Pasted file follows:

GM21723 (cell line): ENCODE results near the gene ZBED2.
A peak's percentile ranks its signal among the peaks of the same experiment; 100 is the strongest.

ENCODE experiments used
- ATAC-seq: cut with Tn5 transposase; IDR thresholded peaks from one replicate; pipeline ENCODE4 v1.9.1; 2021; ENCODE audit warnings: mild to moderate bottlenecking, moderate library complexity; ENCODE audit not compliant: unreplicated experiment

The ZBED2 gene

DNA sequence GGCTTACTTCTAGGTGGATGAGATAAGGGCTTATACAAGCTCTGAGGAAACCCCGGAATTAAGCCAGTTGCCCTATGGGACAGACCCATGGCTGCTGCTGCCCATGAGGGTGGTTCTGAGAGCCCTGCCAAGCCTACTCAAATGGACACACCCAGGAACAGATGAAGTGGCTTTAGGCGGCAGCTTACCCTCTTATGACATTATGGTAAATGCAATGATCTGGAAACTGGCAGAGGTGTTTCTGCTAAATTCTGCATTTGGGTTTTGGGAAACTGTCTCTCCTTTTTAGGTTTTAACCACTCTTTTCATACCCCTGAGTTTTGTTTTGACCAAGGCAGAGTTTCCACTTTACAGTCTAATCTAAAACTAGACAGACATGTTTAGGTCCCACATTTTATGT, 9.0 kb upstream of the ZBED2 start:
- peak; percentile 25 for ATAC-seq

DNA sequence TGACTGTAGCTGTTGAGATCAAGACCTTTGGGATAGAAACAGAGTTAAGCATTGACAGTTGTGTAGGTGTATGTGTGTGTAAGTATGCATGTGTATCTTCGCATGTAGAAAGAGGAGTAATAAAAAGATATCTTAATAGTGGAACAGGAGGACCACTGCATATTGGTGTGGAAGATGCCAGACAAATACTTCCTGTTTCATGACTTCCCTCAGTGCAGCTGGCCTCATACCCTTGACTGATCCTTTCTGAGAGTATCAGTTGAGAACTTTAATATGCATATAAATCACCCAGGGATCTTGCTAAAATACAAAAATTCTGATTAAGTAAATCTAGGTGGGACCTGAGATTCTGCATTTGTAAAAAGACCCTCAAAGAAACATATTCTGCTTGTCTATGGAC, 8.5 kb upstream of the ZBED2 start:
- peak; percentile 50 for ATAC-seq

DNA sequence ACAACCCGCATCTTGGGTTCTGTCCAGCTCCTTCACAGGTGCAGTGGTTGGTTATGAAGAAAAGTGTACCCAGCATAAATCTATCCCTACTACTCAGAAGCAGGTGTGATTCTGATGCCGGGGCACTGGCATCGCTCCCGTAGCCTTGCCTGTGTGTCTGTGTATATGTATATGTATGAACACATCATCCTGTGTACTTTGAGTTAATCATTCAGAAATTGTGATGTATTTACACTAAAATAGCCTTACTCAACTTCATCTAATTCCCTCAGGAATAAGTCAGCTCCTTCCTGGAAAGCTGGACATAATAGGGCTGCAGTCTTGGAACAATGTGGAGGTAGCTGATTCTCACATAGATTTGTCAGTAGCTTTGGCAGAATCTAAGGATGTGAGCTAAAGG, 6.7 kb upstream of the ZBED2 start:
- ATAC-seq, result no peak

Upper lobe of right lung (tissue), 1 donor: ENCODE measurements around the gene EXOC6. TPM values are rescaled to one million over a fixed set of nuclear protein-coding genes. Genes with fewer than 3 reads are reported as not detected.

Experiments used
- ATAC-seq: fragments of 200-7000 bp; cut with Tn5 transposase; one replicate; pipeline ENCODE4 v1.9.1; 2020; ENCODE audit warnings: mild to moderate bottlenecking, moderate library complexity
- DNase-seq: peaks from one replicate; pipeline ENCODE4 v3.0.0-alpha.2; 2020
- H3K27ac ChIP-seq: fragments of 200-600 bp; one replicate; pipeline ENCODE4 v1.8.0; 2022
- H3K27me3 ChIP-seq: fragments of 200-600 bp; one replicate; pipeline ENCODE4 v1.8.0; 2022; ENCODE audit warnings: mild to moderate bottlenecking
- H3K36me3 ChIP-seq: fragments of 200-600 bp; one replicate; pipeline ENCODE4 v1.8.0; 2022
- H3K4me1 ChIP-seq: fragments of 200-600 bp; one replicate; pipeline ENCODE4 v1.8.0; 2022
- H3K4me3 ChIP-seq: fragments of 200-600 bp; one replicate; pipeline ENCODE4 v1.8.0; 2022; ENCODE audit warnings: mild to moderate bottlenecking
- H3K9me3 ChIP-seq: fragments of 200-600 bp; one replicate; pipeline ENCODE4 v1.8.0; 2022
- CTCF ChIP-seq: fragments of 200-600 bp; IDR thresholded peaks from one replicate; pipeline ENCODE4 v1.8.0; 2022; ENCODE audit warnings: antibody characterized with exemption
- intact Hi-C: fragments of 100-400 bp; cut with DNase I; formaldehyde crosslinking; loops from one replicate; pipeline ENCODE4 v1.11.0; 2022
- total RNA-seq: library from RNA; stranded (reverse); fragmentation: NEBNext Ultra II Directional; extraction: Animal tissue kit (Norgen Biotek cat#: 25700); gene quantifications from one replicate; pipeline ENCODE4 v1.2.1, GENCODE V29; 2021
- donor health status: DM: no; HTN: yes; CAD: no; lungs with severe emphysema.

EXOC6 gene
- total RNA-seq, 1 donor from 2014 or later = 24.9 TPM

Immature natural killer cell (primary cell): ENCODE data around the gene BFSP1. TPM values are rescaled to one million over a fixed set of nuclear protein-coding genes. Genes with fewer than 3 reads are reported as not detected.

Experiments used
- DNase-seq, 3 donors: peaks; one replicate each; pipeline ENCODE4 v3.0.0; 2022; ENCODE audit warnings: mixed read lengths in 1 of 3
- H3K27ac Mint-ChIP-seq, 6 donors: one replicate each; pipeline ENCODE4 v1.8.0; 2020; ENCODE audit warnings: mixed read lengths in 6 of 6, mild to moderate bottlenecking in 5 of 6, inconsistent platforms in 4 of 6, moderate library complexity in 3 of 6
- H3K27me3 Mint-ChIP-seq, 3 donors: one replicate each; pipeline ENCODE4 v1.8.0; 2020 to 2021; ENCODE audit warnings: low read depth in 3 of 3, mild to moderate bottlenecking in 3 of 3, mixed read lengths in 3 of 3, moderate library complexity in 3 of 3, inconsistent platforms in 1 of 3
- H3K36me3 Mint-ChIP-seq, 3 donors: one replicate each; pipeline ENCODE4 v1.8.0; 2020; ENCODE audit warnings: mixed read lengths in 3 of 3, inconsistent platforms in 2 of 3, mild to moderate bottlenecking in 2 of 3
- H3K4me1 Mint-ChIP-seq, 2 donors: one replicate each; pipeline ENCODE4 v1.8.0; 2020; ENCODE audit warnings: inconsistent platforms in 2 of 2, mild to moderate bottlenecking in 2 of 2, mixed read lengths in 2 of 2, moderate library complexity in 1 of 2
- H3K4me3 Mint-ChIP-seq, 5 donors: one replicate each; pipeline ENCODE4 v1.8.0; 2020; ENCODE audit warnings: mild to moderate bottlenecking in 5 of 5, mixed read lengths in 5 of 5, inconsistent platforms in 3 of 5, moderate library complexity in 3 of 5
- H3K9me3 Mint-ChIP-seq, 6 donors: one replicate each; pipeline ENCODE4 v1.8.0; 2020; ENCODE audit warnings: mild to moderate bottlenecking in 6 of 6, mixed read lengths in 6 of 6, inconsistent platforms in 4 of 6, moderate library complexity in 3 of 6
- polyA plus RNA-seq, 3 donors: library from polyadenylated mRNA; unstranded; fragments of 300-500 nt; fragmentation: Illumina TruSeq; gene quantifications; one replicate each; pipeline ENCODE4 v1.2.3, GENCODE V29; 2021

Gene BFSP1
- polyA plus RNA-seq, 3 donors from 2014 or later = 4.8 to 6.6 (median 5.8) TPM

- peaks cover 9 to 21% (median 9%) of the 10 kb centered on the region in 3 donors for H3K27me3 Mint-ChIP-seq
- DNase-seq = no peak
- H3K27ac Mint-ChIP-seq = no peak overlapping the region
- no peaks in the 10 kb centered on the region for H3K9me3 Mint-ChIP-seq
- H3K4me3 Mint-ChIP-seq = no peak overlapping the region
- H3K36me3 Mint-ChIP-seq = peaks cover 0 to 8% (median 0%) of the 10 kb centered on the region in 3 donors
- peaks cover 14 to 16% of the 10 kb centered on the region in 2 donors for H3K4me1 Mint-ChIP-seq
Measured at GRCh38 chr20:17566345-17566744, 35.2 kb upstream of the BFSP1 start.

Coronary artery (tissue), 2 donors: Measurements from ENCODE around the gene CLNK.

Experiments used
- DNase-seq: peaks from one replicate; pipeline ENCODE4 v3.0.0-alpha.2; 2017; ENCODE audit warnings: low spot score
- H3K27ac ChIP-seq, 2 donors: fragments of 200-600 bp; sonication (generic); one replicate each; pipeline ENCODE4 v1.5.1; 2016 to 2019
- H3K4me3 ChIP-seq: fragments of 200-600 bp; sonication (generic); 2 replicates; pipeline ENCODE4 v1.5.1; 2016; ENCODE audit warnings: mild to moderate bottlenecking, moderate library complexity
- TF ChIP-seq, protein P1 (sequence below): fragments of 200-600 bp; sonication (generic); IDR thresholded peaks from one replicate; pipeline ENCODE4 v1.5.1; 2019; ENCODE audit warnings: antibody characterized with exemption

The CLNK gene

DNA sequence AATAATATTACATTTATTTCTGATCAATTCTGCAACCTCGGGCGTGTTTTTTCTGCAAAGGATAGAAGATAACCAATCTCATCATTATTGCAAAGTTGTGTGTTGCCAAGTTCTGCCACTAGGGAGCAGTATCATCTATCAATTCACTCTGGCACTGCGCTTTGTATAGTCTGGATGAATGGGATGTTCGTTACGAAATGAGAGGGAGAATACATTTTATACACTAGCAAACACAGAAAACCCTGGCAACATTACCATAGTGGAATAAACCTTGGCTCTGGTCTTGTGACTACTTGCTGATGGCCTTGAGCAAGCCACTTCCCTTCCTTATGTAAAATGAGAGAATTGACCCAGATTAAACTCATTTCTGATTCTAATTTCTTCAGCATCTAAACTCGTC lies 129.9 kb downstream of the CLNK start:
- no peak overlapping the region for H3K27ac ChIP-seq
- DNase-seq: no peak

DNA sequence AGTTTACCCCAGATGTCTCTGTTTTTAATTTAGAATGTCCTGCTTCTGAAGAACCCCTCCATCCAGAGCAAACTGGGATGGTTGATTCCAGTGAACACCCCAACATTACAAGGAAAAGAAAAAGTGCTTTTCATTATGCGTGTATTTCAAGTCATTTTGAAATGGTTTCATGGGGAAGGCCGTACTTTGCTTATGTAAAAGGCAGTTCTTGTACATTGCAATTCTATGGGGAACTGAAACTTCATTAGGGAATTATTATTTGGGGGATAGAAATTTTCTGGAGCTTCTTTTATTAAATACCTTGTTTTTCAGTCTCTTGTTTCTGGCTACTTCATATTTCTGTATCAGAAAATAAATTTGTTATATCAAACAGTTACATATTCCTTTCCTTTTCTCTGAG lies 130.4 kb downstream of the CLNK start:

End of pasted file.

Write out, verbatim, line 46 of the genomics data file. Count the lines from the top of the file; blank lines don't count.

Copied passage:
- peaks cover 14 to 16% of the 10 kb centered on the region in 2 donors for H3K4me1 Mint-ChIP-seq